A team from the UW Business and Economic Development Center has placed in the top three teams nationally for the past four years for this diversity competition.

Each fall, the Business and Economic Development Center hosts a UW Foster School of Business internal Diversity in Business Case Competition in order to select the team of MBA students who represents Foster at the national competition.

The grapeful red: wine groupie follows his dream

In 2010 the gavel dropped and a bottle changed wine racks at a Hong Kong auction. The price?  $233,000, confirming that wine lovers wear different skins than the rest of us. Paul Zitarelli is one of them. His obsession has become his business.

This past October, Full Pull Wines, located in Seattle’s SODO neighborhood, celebrated its second anniversary. Prior to starting the business, Zitarelli (MBA 2009) was a passionate wine blogger. When he rhapsodized about a favorite vintage, readers demanded to know where that bottle could be bought. So he decided to sell it to them and uncorked the company.

Selling Washington wines was not an uphill battle. Already on the grape-dar of oenophiles, their growing reputation was sealed when the venerated Wine Spectator ranked a Columbia Crest 2005 Reserve Cabernet the #1 pick of the year in 2009. As for Zitarelli, he could immerse himself (figuratively speaking) in wine.

“Initially, the business was a lifestyle choice,” he admitted. “The part of wine business I liked had limited opportunity for MBAs. I thought my own business would provide the freedom to write more. That lifestyle choice has instead become my whole life.”

Full Pull Wines continues to grow without any marketing budget, relying on a highly targeted email list that has grown fivefold since launch. Mail recipients receive as many as five messages weekly, describing the week’s offerings. Purchases are shipped or may be picked up at the warehouse, which is what most customers prefer.

Customer Tiffany Stevens noted, “Full Pull brings the winery to you. At the warehouse I sample hard-to-find wines from some smaller wineries, an opportunity you just don’t get in the retail store. And, of course, Paul’s there to talk about what’s new.”

Zitarelli candidly admitted to being somewhat unprepared for events as they are unfolding, having spent more start-up time weighing the cost of failure rather than the contingency of success. That’s understandable. Overriding passion as a wine lover guided the first two years of Full Pull. Now, as he faces issues of expansion and hiring, the left brain that propelled him to an MBA degree is coming into play to take him to the next level.

MBA Challenge for Charity: game on

Music and mountains. Pursuits that quicken pulses around the Pacific Northwest. So, too, at the University of Washington Foster School of Business.

Check out this video of Foster’s MBA house band—Death Spiral—laying down a thumping soundtrack to images of the inaugural MBA team charity climb of Mount Rainier in 2011. Both efforts were conceived and driven by students in Foster’s Full-Time and Evening MBA Programs. And both were components of the school’s year-long campaign in the MBA Challenge for Charity (C4C).



C4C is the annual competition among nine west coast business schools to raise the most money and work the most volunteer hours for local service organizations. The Foster School has won the C4C “Golden Briefcase” seven of the past 11 years, raising over $1 million and volunteering more than 15,000 hours for Special Olympics Washington and the Boys & Girls Clubs of King County.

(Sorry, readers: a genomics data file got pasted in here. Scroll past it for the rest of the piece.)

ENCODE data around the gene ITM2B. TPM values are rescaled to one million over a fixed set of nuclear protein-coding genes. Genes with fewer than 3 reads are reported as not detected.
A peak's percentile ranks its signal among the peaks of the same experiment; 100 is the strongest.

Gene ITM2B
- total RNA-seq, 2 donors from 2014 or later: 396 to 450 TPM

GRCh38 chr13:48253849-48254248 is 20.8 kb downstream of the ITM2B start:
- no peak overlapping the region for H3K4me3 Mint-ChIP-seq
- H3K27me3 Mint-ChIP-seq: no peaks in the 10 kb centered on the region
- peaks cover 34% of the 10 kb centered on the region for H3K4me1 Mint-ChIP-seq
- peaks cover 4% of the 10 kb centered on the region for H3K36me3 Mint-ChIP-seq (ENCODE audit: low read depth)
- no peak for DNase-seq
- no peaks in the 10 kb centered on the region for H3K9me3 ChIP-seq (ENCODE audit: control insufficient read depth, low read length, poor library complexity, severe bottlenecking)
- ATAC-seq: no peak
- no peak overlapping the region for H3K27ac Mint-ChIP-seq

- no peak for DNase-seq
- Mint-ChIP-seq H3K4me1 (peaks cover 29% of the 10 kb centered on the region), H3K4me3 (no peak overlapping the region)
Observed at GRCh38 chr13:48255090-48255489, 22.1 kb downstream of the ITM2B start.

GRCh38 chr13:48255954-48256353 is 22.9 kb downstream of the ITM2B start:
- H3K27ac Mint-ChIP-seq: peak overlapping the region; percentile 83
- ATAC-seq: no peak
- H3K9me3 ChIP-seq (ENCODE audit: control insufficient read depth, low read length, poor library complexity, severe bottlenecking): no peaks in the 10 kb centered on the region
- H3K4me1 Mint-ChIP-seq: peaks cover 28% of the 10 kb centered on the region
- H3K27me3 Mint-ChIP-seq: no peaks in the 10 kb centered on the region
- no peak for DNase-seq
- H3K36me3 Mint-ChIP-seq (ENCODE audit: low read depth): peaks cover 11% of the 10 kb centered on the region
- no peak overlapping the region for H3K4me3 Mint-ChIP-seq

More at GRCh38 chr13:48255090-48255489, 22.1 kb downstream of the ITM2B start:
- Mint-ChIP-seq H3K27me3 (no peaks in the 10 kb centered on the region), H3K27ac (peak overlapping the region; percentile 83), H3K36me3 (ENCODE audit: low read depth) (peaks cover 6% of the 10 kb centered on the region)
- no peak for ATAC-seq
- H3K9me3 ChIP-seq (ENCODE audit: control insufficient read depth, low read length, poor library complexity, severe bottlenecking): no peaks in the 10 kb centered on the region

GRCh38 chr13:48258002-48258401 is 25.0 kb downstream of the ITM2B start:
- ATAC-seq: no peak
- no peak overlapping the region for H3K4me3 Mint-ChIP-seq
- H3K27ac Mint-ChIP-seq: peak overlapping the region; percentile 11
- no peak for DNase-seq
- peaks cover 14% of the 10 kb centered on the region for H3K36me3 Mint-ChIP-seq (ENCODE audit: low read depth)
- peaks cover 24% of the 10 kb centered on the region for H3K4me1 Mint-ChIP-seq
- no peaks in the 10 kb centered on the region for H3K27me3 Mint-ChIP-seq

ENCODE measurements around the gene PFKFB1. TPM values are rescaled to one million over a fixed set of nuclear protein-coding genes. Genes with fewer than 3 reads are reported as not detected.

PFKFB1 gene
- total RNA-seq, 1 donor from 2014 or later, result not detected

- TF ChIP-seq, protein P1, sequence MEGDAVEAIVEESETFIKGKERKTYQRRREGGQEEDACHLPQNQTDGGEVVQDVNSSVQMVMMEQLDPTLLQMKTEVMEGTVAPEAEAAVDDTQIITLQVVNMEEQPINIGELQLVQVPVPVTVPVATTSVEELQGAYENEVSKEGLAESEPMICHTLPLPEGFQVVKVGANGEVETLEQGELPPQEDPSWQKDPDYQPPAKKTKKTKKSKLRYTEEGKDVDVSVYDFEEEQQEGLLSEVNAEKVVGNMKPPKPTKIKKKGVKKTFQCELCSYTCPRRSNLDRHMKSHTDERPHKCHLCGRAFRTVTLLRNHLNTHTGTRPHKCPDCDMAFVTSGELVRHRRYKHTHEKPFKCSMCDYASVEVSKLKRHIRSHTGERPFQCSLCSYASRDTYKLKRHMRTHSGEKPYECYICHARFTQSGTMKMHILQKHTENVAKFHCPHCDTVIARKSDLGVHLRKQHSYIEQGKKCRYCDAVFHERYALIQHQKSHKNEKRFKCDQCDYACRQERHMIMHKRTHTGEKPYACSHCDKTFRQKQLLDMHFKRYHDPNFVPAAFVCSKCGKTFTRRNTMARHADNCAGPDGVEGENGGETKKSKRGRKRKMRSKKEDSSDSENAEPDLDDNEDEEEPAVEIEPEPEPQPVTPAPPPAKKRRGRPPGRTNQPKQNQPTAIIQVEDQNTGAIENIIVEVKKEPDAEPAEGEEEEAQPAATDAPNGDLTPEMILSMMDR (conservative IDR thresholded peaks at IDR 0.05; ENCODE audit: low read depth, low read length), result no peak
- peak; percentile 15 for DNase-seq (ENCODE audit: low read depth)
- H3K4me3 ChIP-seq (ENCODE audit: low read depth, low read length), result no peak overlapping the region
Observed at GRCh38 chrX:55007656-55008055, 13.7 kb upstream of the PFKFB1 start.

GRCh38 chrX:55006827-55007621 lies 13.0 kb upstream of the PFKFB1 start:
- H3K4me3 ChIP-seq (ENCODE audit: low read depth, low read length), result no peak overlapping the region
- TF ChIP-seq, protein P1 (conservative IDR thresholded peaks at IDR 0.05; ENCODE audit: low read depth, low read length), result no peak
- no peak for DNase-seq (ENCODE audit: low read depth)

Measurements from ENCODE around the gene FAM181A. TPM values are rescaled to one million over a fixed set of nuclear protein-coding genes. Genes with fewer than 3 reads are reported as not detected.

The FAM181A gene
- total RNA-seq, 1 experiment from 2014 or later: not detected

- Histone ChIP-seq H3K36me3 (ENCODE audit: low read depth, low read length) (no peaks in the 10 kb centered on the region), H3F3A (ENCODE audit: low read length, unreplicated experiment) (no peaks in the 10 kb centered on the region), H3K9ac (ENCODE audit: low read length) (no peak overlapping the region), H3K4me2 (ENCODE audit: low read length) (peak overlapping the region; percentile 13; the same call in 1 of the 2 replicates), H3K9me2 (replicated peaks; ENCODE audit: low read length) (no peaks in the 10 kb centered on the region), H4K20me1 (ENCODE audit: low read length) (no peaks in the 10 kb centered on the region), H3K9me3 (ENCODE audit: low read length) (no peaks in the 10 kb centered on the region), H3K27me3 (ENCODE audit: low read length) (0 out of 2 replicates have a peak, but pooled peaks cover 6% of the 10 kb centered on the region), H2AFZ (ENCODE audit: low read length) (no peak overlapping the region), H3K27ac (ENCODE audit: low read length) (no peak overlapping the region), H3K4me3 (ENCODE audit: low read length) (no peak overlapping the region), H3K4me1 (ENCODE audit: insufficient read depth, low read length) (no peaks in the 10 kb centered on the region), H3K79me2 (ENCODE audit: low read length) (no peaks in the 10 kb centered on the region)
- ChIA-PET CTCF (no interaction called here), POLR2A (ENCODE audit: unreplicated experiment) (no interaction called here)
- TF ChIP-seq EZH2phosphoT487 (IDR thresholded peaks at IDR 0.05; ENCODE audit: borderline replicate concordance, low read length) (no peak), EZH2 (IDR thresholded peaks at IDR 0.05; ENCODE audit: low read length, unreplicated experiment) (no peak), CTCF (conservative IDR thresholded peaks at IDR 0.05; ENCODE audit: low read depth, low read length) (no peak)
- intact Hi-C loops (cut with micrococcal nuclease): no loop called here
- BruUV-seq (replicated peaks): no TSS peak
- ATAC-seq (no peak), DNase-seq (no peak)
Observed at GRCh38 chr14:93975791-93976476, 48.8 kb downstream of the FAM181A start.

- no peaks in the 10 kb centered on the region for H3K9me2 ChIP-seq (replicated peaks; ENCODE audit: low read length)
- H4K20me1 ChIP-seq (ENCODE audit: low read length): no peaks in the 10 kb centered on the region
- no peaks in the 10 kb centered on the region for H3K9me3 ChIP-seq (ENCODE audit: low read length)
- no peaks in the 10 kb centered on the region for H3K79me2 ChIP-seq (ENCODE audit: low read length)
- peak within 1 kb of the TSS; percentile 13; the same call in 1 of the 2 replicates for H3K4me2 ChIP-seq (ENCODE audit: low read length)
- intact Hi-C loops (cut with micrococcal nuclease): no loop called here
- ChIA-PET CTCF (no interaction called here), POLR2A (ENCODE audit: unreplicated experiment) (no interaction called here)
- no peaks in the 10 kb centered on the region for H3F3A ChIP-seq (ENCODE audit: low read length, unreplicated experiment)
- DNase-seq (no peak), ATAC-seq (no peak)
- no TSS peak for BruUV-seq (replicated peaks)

Last year’s Rainier push landed 11 MBA mountaineers on the summit of Washington’s highest peak. The climbers also raised $7,000 for C4C charities. The MBA band rocked the C4C competition weekend at Stanford University, part of a growing tradition of sonic boom at the Foster School.

Mountains and music are a go for 2012, too.

This year’s Mount Rainier climb is scheduled for August and training has already begun. Organizer Scott Heinz and first-year MBA Jack Hogin hope to guide as many as 24 MBAs up two different routes. And Death Spiral, led by Nick Wilson (bass) and Mike Warady (drums), is back and amped for another epic concert at Stanford in May (not to mention numerous events in the run-up).

The primary C4C fundraiser is Foster School’s annual MBA Challenge For Charity auction, which takes place on February 25 from 5:30-11 p.m. at the Seattle Sheraton. Mardi Gras is the theme. You get the picture—a good time for a good cause.

Foster MBAs place 3rd in national ethical leadership competition

A team of MBA students from the University of Washington Foster School of Business took third prize at the fifth-annual MBA Case Competition in Ethical Leadership at Baylor University November 18.

The competition challenges MBAs to demonstrate ethical leadership in a practical business dilemma. This year’s case was based on a recent, real-world, ethics scandal. Teams were charged with creating a path for News Corporation to rebound from its phone-hacking mess and reemerge as an ethical leader in the media industry.

The Foster team of second-year MBAs Krister Fardig, Jeremiah Marks, Jesse Robbins and Henry Vogler recognized that no cosmetic fix would do the job. To address the root problem—an organizational issue with ethics—they recommended that News Corp directors implement what they called the “audit and continuous improvement of ethics (ACE) model.” This external and internal auditing process enables increased accountability, increased visibility and better performance when it comes to managing ethical behavior.

Robbins, a veteran of three case competitions as an undergrad at the Foster School and five in his first year of the Full-Time MBA Program, said that the team was well prepared by the program’s rigorous core curriculum. He also credited Foster’s business ethics professor Scott Reynolds, who armed the team with an ethical framework that helped them identify the solution that hit closest to the sweet spot where technology, strategy and ethics intersect positively.

The Foster MBAs competed with teams from Auburn University, Baylor University, Iowa State University, Pepperdine University, Texas A&M University, University of Florida, University of Illinois, University of Iowa, University of Minnesota and University of Texas. Illinois and Florida took first and second places.